Harvey & Irma, Part One: Attribution, Precipitation, & Flooding 9/27/2017 12:00 PM - 2:00 PM

Harvey & Irma, Part One: Attribution, Precipitation, & Flooding

The NOAA CPO Modeling, Analysis, Predictions, and Projections (MAPP) program hosted a webinar on research on the topic of Harvey and Irma: Attribution, Precipitation, and Flooding on Wednesday, September 27, 2017.

UPDATE: FY18 MAPP Program competitions deadline postponed 15 September 2017

UPDATE: FY18 MAPP Program competitions deadline postponed

The new deadline for full applications is 5:00 p.m. Eastern Time, September 25, 2017

In view of the disruptions associated with hurricane Irma, the deadline for full applications to all FY18 MAPP Program competitions has been postponed to 5:00 p.m. Eastern Time, September 25, 2017.

State-of-the-art seasonal prediction research published in new special collection 8 September 2017

State-of-the-art seasonal prediction research published in new special collection

A special issue on the interagency North American Multi-model Ensemble, a seasonal prediction system combining forecasts from the leading North American climate models, is now available. The papers in this special issue document a variety of different research uses of the NMME system database, which includes a 30-year set of hindcasts as well as real-time forecasts.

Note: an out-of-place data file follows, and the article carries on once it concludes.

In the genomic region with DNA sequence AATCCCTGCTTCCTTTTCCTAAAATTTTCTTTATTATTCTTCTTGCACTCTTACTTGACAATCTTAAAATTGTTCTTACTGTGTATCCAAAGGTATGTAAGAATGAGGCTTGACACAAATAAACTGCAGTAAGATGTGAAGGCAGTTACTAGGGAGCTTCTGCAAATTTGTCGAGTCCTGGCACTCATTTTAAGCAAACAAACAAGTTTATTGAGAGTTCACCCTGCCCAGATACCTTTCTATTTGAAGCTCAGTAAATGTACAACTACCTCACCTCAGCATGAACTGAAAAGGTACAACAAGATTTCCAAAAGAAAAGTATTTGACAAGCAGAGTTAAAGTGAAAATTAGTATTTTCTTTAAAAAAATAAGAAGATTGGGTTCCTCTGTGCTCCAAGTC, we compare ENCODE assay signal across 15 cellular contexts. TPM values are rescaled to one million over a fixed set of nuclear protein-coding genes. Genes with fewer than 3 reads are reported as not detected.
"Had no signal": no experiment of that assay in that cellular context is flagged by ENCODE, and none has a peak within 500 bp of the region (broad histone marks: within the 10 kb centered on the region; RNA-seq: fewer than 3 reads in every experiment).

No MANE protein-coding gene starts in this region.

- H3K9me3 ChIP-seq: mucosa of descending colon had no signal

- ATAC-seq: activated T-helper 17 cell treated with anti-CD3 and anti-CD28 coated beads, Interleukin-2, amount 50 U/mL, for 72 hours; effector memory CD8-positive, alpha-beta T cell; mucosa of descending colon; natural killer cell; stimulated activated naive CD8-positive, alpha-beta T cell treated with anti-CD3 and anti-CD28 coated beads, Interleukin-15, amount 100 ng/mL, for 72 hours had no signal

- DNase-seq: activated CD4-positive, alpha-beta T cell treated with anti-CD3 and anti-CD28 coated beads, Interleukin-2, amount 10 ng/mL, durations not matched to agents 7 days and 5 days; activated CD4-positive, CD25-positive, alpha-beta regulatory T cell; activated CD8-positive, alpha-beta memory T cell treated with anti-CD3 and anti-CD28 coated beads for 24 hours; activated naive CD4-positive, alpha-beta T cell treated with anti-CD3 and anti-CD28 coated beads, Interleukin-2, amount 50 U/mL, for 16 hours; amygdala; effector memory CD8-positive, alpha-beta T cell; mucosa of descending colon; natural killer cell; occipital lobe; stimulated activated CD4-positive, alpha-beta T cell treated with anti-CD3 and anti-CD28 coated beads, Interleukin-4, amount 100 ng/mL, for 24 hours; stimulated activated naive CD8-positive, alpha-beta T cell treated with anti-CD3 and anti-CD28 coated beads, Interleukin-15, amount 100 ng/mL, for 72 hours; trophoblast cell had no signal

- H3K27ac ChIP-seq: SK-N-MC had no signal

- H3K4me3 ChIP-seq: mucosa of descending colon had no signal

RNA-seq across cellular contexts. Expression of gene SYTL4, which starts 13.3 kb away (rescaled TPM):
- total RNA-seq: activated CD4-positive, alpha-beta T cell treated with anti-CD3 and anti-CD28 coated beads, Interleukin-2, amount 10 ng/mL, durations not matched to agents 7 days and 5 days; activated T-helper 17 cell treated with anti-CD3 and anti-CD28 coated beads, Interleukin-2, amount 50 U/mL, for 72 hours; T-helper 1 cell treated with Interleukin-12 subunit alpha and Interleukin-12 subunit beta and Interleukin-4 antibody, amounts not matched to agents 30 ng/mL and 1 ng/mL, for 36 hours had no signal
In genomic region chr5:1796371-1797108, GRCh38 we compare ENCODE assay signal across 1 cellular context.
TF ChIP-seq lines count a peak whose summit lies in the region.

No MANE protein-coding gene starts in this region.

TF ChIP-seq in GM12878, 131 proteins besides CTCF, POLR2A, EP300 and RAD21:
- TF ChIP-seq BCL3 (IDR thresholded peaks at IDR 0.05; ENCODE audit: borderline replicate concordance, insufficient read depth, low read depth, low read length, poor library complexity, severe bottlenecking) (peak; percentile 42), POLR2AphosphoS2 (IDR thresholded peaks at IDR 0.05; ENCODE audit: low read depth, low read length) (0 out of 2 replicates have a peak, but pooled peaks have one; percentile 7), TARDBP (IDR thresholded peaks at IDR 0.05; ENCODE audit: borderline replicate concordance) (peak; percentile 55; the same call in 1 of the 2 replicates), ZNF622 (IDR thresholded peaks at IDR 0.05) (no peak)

Scientists meet to improve predictions from weeks to seasons 7 September 2017

Scientists meet to improve predictions from weeks to seasons

Bridging the gap between short-term weather and long-term climate predictions has remained challenging for scientists, but public demand and promising research has focused NOAA's attention on this prediction problem. In an effort to further progress, researchers from universities, NOAA and other labs and centers will meet to highlight recent efforts to develop skillful predictions for the subseasonal to seasonal timescale. 

Newly released model forecasts could help advance NOAA’s week 3-4 outlooks 17 August 2017

Newly released model forecasts could help advance NOAA’s week 3-4 outlooks

Predicting the weather 3 to 4 weeks from now is extremely challenging, yet many critical decisions affecting communities and economies must be made at this lead time. However, model forecasts available for the first time this week could help NOAA's operational Climate Prediction Center significantly improve its week 3-4 temperature and precipitation outlooks for the U.S. 

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Americans’ health, security and economic wellbeing are tied to climate and weather. Every day, we see communities grappling with environmental challenges due to unusual or extreme events related to climate and weather. In 2017, the United States experienced a record-tying 16 climate- and weather-related disasters where overall costs reached or exceeded $1 billion. Combined, these events claimed 362 lives, and had significant economic effects on the areas impacted, costing more than $306 billion. Businesses, policy leaders, resource managers and citizens are increasingly asking for information to help them address such challenges.

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